Interest rates set to rise in March

Financial analysts are predicting that the signs of an economic recovery and rising inflation could force the Bank of England’s Monetary Policy Committee (MPC) to consider raising interest rates ahead of schedule. This increase in interest rates looks set to begin in March and although the shift will be gradual, it will have a noticeable impact on the UK’s borrowers. Figures for economic growth which are due to be released at the end of January are predicted to confirm the green shoots of fiscal recovery and highlight a dramatic rise in inflation. Economic policy, although remaining flexible enough to support this recovery as much as possible, should do what it can to ensure that the UK meets the inflation target and the emergency bank rates could well hamper this effort.

A rise in interest rates throughout early 2010 was first predicted in September last year but there are other schools of thought surrounding the timeframe for economic recovery. Of particular interest is the opinion of the Royal Bank of Scotland, which was one of the most heavily effected lenders during the recession. In a statement, a representative of RBH stated that they expected bank rates to remain at the 0.5% emergency level for much of 2010. The real benefit of this would be to those homeowners who have a tracker mortgage and can use the low rate of interest to pay off as much of their mortgage as possible. After all, mortgage payments are likely to be your highest monthly expenditure and keeping a roof over your head one of your highest priorities.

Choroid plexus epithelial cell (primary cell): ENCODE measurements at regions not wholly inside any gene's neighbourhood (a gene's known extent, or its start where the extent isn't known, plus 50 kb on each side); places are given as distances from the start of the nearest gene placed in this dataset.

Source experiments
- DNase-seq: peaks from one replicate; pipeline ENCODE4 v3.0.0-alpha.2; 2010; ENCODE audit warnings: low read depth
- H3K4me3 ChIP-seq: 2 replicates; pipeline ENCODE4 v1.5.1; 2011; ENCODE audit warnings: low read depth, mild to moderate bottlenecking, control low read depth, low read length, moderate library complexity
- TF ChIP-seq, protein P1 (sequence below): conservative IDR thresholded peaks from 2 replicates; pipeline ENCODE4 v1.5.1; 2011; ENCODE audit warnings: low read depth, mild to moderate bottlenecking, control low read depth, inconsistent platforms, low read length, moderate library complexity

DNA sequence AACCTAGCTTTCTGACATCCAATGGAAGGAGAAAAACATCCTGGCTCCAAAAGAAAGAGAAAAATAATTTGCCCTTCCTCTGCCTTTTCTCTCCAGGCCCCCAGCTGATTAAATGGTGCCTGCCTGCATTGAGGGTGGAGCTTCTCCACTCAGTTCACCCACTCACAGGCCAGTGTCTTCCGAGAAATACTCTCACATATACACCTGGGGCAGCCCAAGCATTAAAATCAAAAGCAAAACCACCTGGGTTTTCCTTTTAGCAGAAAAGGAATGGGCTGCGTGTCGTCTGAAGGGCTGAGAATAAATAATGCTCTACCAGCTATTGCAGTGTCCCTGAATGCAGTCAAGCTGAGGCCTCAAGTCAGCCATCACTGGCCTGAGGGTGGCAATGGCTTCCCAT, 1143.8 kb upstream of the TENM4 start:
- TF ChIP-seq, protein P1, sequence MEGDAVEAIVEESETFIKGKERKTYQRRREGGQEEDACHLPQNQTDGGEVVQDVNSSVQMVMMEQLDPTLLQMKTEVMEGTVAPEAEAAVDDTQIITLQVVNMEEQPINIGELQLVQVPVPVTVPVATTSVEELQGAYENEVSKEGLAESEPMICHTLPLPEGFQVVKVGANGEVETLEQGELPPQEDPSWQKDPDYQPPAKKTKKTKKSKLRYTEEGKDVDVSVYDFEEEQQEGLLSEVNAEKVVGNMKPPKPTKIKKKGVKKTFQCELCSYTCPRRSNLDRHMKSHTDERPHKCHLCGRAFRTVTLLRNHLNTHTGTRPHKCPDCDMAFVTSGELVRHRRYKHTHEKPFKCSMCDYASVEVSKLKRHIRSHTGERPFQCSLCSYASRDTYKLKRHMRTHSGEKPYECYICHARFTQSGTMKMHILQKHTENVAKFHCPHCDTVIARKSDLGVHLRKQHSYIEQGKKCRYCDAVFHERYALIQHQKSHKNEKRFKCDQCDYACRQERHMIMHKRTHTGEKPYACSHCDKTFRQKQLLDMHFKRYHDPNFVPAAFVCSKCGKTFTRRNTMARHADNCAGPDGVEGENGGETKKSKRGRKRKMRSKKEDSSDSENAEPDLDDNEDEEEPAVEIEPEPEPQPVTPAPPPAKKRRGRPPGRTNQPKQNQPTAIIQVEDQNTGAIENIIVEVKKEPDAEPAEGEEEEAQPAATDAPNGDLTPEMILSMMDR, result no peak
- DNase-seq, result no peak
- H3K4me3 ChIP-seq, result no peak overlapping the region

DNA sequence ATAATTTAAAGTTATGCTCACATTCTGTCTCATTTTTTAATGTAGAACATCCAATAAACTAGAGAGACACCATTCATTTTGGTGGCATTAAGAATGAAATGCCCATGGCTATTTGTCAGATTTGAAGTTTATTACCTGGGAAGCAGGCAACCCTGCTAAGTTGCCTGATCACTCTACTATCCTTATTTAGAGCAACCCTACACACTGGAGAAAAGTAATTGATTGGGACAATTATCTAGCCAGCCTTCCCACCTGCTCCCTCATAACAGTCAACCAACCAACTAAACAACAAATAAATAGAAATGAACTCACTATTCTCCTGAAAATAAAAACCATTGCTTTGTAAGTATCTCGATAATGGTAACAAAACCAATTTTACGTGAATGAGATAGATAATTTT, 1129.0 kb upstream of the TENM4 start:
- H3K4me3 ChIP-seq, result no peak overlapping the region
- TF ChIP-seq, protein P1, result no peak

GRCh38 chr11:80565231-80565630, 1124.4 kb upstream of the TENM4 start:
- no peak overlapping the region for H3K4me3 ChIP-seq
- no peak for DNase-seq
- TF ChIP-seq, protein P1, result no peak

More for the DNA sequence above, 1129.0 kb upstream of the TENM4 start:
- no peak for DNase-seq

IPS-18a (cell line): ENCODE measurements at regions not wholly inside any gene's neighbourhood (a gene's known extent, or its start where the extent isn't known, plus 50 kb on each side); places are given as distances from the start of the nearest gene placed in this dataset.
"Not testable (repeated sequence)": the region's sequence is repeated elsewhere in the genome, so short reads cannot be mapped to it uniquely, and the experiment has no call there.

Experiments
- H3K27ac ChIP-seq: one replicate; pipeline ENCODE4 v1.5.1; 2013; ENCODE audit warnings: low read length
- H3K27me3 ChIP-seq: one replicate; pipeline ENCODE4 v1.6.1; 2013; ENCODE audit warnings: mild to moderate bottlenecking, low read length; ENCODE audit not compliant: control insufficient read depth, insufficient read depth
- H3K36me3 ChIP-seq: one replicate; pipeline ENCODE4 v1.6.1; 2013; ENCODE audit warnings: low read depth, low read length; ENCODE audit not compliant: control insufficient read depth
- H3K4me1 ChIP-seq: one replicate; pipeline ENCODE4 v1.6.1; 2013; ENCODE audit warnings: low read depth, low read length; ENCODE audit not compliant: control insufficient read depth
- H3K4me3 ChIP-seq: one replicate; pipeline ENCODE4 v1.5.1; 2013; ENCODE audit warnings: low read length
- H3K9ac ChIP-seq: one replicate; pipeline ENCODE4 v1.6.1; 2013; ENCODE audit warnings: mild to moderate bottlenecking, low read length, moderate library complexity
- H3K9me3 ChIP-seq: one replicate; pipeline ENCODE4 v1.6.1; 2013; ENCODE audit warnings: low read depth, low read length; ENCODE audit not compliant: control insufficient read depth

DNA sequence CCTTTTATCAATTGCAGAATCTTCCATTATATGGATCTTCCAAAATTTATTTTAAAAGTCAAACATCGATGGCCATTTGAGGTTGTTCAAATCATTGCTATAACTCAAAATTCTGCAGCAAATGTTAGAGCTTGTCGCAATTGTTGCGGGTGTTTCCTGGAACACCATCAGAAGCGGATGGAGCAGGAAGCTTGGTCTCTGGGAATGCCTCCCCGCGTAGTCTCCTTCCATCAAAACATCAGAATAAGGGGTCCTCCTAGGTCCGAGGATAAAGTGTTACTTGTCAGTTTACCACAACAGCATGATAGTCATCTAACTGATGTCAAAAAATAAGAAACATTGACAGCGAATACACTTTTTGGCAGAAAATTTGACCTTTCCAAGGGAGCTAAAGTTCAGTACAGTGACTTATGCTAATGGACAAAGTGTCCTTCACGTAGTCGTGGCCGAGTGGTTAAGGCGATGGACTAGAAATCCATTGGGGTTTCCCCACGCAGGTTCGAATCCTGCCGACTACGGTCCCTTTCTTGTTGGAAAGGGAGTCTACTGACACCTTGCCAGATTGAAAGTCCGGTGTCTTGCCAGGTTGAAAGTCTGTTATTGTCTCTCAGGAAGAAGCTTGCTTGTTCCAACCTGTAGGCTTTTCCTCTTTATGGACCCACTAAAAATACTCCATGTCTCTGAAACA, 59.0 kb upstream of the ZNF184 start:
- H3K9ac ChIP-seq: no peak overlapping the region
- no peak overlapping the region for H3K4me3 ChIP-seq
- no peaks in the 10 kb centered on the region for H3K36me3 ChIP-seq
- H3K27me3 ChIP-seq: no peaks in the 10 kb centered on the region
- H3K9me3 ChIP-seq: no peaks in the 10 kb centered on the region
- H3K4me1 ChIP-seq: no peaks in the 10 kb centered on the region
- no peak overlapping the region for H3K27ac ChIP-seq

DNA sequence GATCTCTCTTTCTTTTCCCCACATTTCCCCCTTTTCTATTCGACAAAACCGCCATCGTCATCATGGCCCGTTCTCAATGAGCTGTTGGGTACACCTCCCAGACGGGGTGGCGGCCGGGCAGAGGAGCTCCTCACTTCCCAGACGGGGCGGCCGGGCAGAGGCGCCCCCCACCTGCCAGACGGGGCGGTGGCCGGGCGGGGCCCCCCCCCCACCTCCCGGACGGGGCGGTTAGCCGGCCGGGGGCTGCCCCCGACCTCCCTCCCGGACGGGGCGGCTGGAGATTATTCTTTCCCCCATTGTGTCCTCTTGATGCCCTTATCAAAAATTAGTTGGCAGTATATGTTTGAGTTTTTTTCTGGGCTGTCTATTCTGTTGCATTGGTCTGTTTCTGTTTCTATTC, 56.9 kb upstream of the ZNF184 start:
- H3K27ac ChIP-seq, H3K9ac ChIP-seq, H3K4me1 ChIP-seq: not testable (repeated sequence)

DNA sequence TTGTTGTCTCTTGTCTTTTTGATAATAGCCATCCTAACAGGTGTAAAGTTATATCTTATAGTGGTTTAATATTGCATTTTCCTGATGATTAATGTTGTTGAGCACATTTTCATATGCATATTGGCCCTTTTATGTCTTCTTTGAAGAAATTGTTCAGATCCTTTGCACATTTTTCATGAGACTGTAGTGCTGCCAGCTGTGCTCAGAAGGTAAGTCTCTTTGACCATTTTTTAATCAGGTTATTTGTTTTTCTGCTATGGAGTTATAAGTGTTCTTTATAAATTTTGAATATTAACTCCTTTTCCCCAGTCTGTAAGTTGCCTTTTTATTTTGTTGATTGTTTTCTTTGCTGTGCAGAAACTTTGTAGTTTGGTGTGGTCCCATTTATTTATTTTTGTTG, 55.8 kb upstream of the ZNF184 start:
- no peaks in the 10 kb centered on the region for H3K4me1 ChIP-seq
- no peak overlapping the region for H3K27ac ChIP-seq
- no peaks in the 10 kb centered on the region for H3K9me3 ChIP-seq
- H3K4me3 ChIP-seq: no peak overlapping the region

Consolidating your unsecured debts into a single monthly payment can be an excellent way of easing the pressure of mounting debt. Remortgaging can be a suitable way to facilitate this, allowing you to release some of the equity in your home to service outstanding debt. You can remortgage by switching your existing mortgage to a different policy. With interest rates forecast to rise, those homeowners with a tracker mortgage, that have been reaping the benefits of the 0.5% emergency rate of interest, are in the best position to switch to a new lender. The process of shopping around can be a difficult, time consuming process and one which is fraught with potential pitfalls, so it is essential that you seek expert advice about your remortgage and be sure that your new mortgage is affordable to you.